'Southside Gems' Provide Free Meals To Residents In Berkley Food Desert
They call themselves the “Southside Gems.”
Every week, about 10 volunteers and community leaders meet at Burning Bush Worship Center in Norfolk where they prepare and bag groceries and meals for more than 600 people.
The team purchases fresh produce from Restaurant Depot and picks up cooked meals from a local food bank. They then drive to apartment complexes, delivering food to people who are unable to buy their own groceries.
Some of the food goes to residents in Chesapeake and Portsmouth. Most of it is for food insecure and elderly people in the Berkley area of Norfolk’s Southside.
“Berkley is a food desert. There are no restaurants over here. There are no grocery stores over here,” said Sarah Peoples Perry, who leads the food donation effort. “So we do what we can.”
The coronavirus outbreak has increased food insecurity among people who have lost their jobs. Around Berkley, fresh food was already difficult to access before the pandemic. Now it’s even harder.
Peoples Perry said many elderly Berkley residents who don't drive usually rely on group transit in vans to the nearest grocery stores more than three miles away. But with social distancing, those rides have stopped.
And because the coronavirus is especially lethal for older people, many residents — like Patricia Lminggio — no longer feel comfortable finding a ride to a supermarket.
“I don’t want to go out. I don’t want to take a chance,” Lminggio, 84, said.
Before the outbreak, Lminggio, who has lived in Berkley for 16 years, shopped at a market with her grandchildren. Now the grandkids drop off groceries once a week so she doesn't have to leave her apartment. She also benefits from the donated meals from the Southside Gems.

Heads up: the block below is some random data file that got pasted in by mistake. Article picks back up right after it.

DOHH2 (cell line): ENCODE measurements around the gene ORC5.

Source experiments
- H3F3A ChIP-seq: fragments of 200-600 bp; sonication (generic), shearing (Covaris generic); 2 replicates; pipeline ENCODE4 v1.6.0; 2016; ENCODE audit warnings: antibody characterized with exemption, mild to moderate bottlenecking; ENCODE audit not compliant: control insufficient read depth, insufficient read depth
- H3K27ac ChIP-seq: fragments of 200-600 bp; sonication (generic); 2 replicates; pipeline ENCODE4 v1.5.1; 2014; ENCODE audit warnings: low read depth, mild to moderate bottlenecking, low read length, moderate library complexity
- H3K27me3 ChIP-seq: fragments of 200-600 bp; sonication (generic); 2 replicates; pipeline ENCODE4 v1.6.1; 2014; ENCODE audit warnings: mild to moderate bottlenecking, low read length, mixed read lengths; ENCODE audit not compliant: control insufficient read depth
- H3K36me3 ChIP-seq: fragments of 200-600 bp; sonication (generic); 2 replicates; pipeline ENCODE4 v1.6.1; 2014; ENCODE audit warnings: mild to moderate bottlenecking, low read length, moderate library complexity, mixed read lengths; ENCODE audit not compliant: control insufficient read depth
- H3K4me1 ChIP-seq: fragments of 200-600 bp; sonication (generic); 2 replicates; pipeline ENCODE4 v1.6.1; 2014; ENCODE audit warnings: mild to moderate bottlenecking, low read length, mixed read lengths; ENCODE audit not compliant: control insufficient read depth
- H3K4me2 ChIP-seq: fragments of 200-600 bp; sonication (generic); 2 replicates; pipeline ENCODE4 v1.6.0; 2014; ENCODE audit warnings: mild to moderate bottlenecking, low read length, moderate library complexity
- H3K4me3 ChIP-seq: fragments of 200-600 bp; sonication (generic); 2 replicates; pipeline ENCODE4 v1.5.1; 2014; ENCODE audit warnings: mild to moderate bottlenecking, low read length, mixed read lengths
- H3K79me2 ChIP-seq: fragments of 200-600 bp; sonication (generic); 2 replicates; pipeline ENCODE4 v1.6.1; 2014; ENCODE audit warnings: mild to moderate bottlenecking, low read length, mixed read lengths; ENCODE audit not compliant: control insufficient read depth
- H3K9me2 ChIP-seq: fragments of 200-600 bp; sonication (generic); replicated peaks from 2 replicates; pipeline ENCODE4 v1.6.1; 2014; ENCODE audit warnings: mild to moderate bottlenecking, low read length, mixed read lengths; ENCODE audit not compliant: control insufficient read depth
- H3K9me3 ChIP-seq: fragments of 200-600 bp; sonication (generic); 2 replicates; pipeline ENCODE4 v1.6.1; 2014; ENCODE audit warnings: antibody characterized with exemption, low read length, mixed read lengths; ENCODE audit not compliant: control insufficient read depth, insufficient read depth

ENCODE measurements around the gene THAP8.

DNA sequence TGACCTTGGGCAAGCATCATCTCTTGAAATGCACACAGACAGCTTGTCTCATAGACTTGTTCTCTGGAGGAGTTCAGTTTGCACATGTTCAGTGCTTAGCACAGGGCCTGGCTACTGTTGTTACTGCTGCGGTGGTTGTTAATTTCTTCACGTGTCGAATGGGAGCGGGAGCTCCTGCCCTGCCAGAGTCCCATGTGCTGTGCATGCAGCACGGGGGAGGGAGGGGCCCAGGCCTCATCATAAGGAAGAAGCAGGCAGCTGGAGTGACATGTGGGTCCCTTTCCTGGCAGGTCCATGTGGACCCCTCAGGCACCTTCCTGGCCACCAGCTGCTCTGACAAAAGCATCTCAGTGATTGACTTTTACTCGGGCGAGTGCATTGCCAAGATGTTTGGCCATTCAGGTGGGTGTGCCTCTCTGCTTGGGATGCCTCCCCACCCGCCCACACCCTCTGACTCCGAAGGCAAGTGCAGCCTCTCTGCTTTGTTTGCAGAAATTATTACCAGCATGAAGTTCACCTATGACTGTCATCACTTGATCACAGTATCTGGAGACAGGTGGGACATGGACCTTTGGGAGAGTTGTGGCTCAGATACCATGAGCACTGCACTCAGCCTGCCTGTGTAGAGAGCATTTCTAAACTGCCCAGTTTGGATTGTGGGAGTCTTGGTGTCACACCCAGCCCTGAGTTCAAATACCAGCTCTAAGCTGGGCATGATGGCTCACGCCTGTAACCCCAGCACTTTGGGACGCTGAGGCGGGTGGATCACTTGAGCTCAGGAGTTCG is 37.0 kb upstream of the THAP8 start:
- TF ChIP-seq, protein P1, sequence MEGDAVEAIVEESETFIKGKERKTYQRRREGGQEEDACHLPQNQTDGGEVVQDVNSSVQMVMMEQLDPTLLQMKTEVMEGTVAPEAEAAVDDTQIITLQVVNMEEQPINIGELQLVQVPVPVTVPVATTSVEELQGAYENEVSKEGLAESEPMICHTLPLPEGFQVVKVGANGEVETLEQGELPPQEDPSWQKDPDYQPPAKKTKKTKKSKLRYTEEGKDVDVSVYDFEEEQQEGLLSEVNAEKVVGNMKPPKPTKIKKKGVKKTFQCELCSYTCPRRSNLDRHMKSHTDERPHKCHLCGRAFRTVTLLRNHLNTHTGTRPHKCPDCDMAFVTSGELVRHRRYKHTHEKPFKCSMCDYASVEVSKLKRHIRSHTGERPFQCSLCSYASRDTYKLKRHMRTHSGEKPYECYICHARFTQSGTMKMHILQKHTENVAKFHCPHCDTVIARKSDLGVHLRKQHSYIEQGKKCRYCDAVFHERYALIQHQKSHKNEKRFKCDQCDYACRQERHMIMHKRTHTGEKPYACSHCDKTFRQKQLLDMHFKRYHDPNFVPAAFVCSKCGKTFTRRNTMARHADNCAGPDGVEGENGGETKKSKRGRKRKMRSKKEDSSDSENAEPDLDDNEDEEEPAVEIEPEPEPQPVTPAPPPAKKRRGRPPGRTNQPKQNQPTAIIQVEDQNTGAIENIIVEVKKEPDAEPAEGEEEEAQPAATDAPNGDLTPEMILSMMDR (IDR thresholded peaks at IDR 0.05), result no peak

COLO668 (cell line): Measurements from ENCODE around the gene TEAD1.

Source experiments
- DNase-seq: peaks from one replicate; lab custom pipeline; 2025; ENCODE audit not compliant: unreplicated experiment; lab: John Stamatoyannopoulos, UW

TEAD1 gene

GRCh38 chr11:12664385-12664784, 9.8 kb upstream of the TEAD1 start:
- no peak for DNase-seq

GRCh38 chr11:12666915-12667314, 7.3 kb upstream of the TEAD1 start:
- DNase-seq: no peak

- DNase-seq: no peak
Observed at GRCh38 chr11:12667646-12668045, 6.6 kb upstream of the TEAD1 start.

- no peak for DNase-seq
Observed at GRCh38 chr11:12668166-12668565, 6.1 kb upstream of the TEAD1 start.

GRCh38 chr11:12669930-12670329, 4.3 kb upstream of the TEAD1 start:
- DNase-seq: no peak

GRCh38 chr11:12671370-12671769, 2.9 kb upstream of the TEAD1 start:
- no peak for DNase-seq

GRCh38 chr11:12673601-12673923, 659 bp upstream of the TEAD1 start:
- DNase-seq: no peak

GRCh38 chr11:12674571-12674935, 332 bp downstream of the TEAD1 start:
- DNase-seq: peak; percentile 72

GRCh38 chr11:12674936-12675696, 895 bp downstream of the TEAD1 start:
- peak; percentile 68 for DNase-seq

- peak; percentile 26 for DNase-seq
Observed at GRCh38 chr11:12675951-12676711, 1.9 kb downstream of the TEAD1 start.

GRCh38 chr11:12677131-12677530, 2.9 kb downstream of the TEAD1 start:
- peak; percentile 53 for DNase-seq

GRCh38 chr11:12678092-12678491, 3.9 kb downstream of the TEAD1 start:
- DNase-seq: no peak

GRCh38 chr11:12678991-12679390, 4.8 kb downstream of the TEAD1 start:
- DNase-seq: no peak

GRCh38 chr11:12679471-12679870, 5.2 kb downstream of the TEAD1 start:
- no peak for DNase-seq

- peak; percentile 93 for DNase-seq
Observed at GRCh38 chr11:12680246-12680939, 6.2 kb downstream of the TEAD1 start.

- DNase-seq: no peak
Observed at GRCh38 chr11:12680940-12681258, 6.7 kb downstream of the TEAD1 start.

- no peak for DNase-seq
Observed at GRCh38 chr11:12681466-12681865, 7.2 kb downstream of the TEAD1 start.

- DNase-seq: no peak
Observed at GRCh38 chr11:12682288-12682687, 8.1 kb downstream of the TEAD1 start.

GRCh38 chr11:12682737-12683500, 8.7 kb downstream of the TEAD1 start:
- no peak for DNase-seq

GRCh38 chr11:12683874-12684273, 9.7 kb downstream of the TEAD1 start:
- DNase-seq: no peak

Peoples Perry, 75, said elderly people would likely go hungry during the outbreak if the volunteers did not bring them food.
“I was born in this area,” she said. “I know it would be difficult to get to the store.”
Peoples Perry's team starts picking up and bagging meals on Mondays. Produce includes onions, lettuce, oranges and apples. They also supply people with other staples like eggs, oatmeal, grits and meat.
“We make sure they have enough to make soup. To make salads. We give them as much as we can that would take them through that week,” she said.
Research has shown that food deserts can increase hunger and also lead to higher rates of diabetes, obesity and cardiovascular disease. When people lack access to fresh produce and cooked meals, they may eat less nutritious processed food from a nearby convenience store.
Berkley used to have a Farm Fresh supermarket until it closed in 2018. The City of Norfolk has since allocated $550,000 in its 2020 budget to lure another store to the area. But a city spokeswoman says there are still no plans for a new market to open in Berkley.
Peoples Perry and Lminggio said that must change as soon as possible.
“It’s terrible,” Lminggio said. “We only have a Family Dollar here. That’s it.”